Aubrey Leatham was at the vanguard of cardiology in Britain and headed the team at St George's Hospital, Hyde Park Corner in London, which in 1955 engineered and implemented the first artificial pacemaker. His three-decade tenure led to a hugely productive period of clinical research and development and cemented Leatham's reputation as one of the world's leaders in cardiac pacing and electrophysiology.
Leatham was already a pioneer of cardiac auscultation (listening to the heart's rhythms), when he was appointed to St George's in 1954. His aim was to establish a specialist cardiac unit at a time when cardiology was not yet established as a separate discipline. Determined to put auscultation on a more scientific basis, he designed new apparatus, involving sound filters and microphones placed on different sites over the heart. His department consisted of himself, one technician and an ECG machine but Leatham assembled a strong team of clinicians and researchers.
Leatham's unit was based on that of Paul Wood at the Institute of Cardiology, where Leatham had trained. Wood was largely responsible for the "Golden Age of Cardiology" during the 1950s and 1960s which turned London into a world centre for the diagnosis and management of heart disease.
In the late 1940s and early '50s Leatham had seen countless cases of atrio-ventricular (AV) block – a disease of the electrical-conduction system of the heart which was invariably fatal. Leatham believed it ought to be possible to stimulate the ventricles to contract by using an electrical pulse, and hired a skilled bio-engineer, Geoffrey Davies to build him a "stimulator".
Davies designed pacemakers from scratch, prompted by news that researchers in the US had built large devices which delivered 300 volts to stimulate the heart from outside the chest. He adapted the design to incorporate a safety mechanism to stop the charge being delivered if the heart was still beating, an improvement first used in 1955, on a 55-year-old woman who suffered from frequent cardiac arrest. Although "successful", the procedure caused her such pain that the machine was turned off to allow her to die peacefully.
Leatham then decided to stimulate the heart directly, using a lower voltage. Davies miniaturised the equipment so wiring could be inserted directly into the wall of the heart, stimulating it with three volts.
Whereas US doctors were using internal wiring to tide patients over temporary heart blocks, Davies and Leatham realised its potential as a long-term solution. In 1961, Leatham's team implanted the first "indwelling" pacemaker, in a 65-year-old man. The nickel-cadmium "accumulator", which powered the pacemaker, had to be recharged once a week. By 1965 they had treated 1,000 patients.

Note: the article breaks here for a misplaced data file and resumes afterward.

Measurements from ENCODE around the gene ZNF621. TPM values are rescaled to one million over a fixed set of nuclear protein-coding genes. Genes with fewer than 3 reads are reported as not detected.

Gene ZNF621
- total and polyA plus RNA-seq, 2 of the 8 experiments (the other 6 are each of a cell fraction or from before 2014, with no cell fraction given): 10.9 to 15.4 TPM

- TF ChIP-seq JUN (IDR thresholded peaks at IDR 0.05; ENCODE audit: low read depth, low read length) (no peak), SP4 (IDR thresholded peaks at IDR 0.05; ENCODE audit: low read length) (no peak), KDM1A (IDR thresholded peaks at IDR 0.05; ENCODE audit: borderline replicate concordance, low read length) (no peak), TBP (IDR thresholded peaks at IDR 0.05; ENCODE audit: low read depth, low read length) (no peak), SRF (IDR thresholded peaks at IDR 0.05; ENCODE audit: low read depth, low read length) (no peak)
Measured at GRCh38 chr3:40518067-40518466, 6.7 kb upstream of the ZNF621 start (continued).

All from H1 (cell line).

Born near London in 1920, Aubrey Leatham was the son of a doctor. He attended Charterhouse school where his father was the medical officer who also treated local people for free. On one occasion Aubrey listened to the cracking sounds, a sign of mitral stenosis, of a woman's heart through a stethoscope.
With Britain at war, Leatham took a two-year degree in Medicine at Trinity College, Cambridge before further training at St Thomas' and at Queen's Square neurological unit. In 1945, Sir John Parkinson invited him to join the National Heart Hospital in London as a junior registrar. Influenced by Parkinson, Leatham became interested in auscultation and devised a recording device by connecting a telephone earpiece to a string galvanometer in order to detect currents.
In 1948, he received a two-year Sherbrook research fellowship in cardiology at the London Hospital. In 1963, he was summoned to examine the King of Bhutan. The king, who had been bedbound for months, was given the all-clear by Leatham, who later received the Order of Bhutan.
Leatham's other contributions included, in 1958, a new stethoscope that became a clinicians' favourite; in 1963, he was the first in Europe to introduce coronary arteriography.
Upon retirement in 1985, Leatham was amused when three new cardiologists were appointed to replace him – a practical tribute to a remarkable man. In 2009, he was fitted with a pacemaker of his own. In his free time, the tall, lean Leatham enjoyed playing tennis, sailing, cross-country skiing, and mountaineering.
Aubrey Gerald Leatham, physician: born 23 August 1920; married 1954 Judith Savile Freer (one son, three daughters); died Chichester 7 August 2012.
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